I appreciate all the support.[/quote]
There you go… leaky seal. Leave it alone as the yeast continues to work. This is why airlock activity is the LAST thing to verify fermentation.
Things that affect how quickly wort ferments:

  1. temp of fermentation (actual v. Ambient)
  2. amount of yeast
  3. yeast viability (health)
  4. OG of wort
  5. yeast strain

What temp were you fermenting? Is is ambient or actual?

If you have the plastic big mouth bubbler, then it is definitely the fermenter. They don’t seem to hold a seal well because there is no gasket built into the lid.

Ambient I guess. I am doing it in the guest room of the house (Wife is THRILLED :smiley: ), the thermostat is set at a steady 68 degrees.

It is the plastic big mouth.

Guess i won’t worry about it then, and assume because of the krausen initially, that it should be ok.

You should be fine. this beer does well with a little age (brings out more of the subtle flavors of the malt…raison, toffee, etc.). It is similar to Moose Drool, only BETTER. Welcome to homebrewing!! You will learn something almost every batch…case in point.

Ambient I guess. I am doing it in the guest room of the house (Wife is THRILLED :smiley: ), the thermostat is set at a steady 68 degrees.[/quote]
This is a good start. Remember that heat is a result of fermentation. So if your room is 68° your beer is fermenting about 5° warmer (so likely 73° - 75°). This is borderline too hot which results in off flavors and fusel alcohols.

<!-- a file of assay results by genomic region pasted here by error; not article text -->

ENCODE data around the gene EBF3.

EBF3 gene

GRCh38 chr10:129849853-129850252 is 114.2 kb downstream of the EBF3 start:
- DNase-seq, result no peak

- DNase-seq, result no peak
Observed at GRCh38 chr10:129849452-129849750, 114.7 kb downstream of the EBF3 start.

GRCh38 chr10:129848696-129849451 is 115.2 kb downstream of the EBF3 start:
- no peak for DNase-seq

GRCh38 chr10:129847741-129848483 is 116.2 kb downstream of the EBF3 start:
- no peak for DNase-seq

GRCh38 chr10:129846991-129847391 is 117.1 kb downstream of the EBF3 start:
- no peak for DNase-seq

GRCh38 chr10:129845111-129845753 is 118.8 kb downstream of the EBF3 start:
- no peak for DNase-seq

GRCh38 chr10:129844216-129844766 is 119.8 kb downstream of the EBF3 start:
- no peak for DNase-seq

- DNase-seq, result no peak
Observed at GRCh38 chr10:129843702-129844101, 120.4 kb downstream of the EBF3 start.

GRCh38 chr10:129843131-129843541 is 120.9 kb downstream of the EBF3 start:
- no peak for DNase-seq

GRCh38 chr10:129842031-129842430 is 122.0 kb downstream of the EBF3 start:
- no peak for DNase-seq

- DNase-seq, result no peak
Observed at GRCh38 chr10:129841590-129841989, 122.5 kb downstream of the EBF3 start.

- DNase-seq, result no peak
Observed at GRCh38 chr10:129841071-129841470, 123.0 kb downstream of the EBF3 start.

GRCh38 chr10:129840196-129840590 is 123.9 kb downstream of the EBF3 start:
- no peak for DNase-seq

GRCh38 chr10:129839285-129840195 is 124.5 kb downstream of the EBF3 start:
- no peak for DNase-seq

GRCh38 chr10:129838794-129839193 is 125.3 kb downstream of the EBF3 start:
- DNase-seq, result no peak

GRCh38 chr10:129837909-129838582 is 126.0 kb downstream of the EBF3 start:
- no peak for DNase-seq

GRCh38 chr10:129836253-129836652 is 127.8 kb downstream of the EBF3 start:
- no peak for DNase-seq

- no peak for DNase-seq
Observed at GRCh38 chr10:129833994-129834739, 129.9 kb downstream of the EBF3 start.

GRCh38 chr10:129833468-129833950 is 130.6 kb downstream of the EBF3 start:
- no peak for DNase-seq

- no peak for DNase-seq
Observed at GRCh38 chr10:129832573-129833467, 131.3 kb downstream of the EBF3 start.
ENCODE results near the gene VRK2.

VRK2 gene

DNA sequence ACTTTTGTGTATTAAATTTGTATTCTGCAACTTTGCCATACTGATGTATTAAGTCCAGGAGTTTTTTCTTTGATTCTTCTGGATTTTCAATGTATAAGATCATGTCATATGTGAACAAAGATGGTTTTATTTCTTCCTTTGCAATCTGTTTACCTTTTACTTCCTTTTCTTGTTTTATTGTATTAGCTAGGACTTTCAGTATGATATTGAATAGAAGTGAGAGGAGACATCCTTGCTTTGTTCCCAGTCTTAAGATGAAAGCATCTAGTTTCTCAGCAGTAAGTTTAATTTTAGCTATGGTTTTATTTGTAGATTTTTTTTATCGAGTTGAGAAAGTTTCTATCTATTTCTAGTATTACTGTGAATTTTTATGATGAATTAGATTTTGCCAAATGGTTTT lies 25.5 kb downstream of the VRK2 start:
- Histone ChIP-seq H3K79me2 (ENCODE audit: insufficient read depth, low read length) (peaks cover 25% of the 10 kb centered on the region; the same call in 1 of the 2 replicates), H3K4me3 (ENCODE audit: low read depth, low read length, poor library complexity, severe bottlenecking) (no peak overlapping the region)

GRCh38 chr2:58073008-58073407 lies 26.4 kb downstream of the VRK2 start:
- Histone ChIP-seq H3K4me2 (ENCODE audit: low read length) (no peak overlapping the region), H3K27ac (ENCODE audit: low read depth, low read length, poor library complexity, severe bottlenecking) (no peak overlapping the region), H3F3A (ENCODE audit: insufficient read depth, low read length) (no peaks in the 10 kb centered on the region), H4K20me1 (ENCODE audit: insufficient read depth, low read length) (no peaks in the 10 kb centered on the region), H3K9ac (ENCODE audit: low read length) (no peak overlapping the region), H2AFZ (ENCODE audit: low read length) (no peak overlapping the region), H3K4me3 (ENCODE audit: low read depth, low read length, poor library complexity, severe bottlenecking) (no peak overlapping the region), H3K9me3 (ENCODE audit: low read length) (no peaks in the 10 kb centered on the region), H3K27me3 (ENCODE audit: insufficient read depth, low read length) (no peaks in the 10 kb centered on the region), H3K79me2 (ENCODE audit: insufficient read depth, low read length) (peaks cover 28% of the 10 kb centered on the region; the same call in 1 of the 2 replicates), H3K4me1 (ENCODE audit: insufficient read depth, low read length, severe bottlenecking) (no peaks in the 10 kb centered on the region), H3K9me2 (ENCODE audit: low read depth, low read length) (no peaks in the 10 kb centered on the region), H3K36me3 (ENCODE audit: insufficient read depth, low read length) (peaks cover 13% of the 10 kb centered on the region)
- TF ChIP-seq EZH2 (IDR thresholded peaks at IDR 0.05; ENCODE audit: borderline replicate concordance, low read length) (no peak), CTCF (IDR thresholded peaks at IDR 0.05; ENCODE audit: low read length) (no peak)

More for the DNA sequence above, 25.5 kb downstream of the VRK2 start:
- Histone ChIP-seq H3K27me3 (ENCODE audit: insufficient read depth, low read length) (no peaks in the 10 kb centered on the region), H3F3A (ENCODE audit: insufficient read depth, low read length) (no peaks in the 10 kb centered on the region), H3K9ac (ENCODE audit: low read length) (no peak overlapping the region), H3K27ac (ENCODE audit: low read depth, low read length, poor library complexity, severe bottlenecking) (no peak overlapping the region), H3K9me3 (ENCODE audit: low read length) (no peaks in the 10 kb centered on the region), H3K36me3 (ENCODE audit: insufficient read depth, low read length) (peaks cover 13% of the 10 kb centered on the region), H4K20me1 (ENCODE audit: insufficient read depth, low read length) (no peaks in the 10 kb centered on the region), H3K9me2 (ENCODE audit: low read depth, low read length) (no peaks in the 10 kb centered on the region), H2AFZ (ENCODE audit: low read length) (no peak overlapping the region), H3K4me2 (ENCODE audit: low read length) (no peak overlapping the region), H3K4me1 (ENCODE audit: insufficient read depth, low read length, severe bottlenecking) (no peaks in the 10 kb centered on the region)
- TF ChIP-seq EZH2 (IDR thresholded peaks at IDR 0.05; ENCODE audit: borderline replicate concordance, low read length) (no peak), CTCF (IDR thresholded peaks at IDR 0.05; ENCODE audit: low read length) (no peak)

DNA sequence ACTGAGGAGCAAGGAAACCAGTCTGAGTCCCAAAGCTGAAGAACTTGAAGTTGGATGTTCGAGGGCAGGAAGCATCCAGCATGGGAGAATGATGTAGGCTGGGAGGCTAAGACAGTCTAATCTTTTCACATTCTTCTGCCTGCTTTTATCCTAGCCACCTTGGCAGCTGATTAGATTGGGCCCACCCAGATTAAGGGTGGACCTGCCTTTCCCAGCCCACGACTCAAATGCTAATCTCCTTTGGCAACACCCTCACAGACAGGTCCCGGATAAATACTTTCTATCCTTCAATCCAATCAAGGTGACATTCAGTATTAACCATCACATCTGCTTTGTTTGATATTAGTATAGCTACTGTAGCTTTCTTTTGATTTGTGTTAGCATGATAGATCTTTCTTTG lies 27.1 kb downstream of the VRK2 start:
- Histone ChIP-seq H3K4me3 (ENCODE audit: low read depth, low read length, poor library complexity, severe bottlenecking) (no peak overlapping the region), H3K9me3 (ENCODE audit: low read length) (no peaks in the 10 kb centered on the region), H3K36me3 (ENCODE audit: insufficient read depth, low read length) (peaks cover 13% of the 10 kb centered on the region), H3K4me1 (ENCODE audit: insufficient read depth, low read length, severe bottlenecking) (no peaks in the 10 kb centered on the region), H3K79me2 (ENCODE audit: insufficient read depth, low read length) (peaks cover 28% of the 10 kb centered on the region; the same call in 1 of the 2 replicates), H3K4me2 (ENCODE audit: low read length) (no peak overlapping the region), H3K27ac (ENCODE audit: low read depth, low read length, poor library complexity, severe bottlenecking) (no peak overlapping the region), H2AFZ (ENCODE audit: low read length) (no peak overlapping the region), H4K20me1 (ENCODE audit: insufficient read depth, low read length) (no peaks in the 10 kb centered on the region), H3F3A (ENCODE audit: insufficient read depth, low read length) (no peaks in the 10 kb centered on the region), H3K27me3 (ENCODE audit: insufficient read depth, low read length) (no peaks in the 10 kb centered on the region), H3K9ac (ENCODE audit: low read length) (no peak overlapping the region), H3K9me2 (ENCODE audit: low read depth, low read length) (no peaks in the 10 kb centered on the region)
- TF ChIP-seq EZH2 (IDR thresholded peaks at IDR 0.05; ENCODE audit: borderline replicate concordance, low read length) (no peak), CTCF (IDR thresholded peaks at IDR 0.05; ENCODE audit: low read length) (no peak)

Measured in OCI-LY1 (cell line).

Luckily for you a simple swamp cooler will very easily keep those temps in check due to the thermal mass of the cooler water. Check out swamp coolers for ideas. If you want to drop the temps even further drop some ice in the water. Even further? Wrap a T-shirt around it and blow a fan on it.

And really, you don’t need to stress about a tight seal. You’re keeping any airborne nasties out with the lid. I have a couple of buckets that don’t seal tight and the only infection I’ve had I know was due to poor sanitation when taking gravity samples.

Anchor ferments Steam in big open fermenters. They were cleaning the day I visited, so I didn’t get to see them in action. :frowning:

I am pretty much in the exact same boat. I brewed the exact same day and have had the same relative results based on OP’s original description. I pulled gravity on this past saturday and again today (wednesday) and my FG is sitting at 1019 or 1018. It was that on both days. I am curious where Slobber finishes? I haven’t found a really consistent number I should look for. I thought 1020 or so was done but someone said it should come to about 1012 or so. Just curious about that FG number to look for. Thanks.